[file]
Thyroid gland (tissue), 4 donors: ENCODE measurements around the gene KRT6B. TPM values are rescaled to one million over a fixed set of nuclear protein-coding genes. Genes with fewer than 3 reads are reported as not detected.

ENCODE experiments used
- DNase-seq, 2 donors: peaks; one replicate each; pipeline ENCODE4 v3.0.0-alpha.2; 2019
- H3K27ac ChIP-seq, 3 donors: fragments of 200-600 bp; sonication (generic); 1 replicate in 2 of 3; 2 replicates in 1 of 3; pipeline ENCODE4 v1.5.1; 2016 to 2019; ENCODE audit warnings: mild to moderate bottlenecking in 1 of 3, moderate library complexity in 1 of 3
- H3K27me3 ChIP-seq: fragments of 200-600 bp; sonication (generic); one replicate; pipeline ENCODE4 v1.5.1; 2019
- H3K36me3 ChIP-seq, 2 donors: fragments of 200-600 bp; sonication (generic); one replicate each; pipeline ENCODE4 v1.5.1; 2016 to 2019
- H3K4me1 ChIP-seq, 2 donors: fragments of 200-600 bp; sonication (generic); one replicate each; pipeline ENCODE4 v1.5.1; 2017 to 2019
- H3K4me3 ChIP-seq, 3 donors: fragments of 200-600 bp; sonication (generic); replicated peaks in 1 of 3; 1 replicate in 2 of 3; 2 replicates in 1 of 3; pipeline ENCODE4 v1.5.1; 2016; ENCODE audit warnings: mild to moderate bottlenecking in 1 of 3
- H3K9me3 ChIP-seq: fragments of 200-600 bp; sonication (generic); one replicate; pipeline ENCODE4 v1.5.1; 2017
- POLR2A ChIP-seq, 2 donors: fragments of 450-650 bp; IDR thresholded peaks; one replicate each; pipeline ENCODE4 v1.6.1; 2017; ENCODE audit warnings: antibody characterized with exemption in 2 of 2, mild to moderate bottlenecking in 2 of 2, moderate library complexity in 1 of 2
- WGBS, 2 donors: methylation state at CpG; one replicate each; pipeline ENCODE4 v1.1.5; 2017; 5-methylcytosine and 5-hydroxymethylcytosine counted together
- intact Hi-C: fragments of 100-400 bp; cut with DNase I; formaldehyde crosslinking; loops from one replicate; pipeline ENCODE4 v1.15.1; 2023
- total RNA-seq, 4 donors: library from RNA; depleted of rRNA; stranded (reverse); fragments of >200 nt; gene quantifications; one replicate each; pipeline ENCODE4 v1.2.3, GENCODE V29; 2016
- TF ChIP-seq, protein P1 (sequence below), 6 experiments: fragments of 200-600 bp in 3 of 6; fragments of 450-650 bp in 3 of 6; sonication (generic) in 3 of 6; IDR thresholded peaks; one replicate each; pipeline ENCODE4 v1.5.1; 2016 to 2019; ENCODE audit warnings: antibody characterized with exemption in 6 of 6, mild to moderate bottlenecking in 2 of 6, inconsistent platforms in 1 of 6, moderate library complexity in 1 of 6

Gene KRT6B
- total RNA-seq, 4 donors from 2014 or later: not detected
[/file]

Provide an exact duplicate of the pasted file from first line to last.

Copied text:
Thyroid gland (tissue), 4 donors: ENCODE measurements around the gene KRT6B. TPM values are rescaled to one million over a fixed set of nuclear protein-coding genes. Genes with fewer than 3 reads are reported as not detected.

ENCODE experiments used
- DNase-seq, 2 donors: peaks; one replicate each; pipeline ENCODE4 v3.0.0-alpha.2; 2019
- H3K27ac ChIP-seq, 3 donors: fragments of 200-600 bp; sonication (generic); 1 replicate in 2 of 3; 2 replicates in 1 of 3; pipeline ENCODE4 v1.5.1; 2016 to 2019; ENCODE audit warnings: mild to moderate bottlenecking in 1 of 3, moderate library complexity in 1 of 3
- H3K27me3 ChIP-seq: fragments of 200-600 bp; sonication (generic); one replicate; pipeline ENCODE4 v1.5.1; 2019
- H3K36me3 ChIP-seq, 2 donors: fragments of 200-600 bp; sonication (generic); one replicate each; pipeline ENCODE4 v1.5.1; 2016 to 2019
- H3K4me1 ChIP-seq, 2 donors: fragments of 200-600 bp; sonication (generic); one replicate each; pipeline ENCODE4 v1.5.1; 2017 to 2019
- H3K4me3 ChIP-seq, 3 donors: fragments of 200-600 bp; sonication (generic); replicated peaks in 1 of 3; 1 replicate in 2 of 3; 2 replicates in 1 of 3; pipeline ENCODE4 v1.5.1; 2016; ENCODE audit warnings: mild to moderate bottlenecking in 1 of 3
- H3K9me3 ChIP-seq: fragments of 200-600 bp; sonication (generic); one replicate; pipeline ENCODE4 v1.5.1; 2017
- POLR2A ChIP-seq, 2 donors: fragments of 450-650 bp; IDR thresholded peaks; one replicate each; pipeline ENCODE4 v1.6.1; 2017; ENCODE audit warnings: antibody characterized with exemption in 2 of 2, mild to moderate bottlenecking in 2 of 2, moderate library complexity in 1 of 2
- WGBS, 2 donors: methylation state at CpG; one replicate each; pipeline ENCODE4 v1.1.5; 2017; 5-methylcytosine and 5-hydroxymethylcytosine counted together
- intact Hi-C: fragments of 100-400 bp; cut with DNase I; formaldehyde crosslinking; loops from one replicate; pipeline ENCODE4 v1.15.1; 2023
- total RNA-seq, 4 donors: library from RNA; depleted of rRNA; stranded (reverse); fragments of >200 nt; gene quantifications; one replicate each; pipeline ENCODE4 v1.2.3, GENCODE V29; 2016
- TF ChIP-seq, protein P1 (sequence below), 6 experiments: fragments of 200-600 bp in 3 of 6; fragments of 450-650 bp in 3 of 6; sonication (generic) in 3 of 6; IDR thresholded peaks; one replicate each; pipeline ENCODE4 v1.5.1; 2016 to 2019; ENCODE audit warnings: antibody characterized with exemption in 6 of 6, mild to moderate bottlenecking in 2 of 6, inconsistent platforms in 1 of 6, moderate library complexity in 1 of 6

Gene KRT6B
- total RNA-seq, 4 donors from 2014 or later: not detected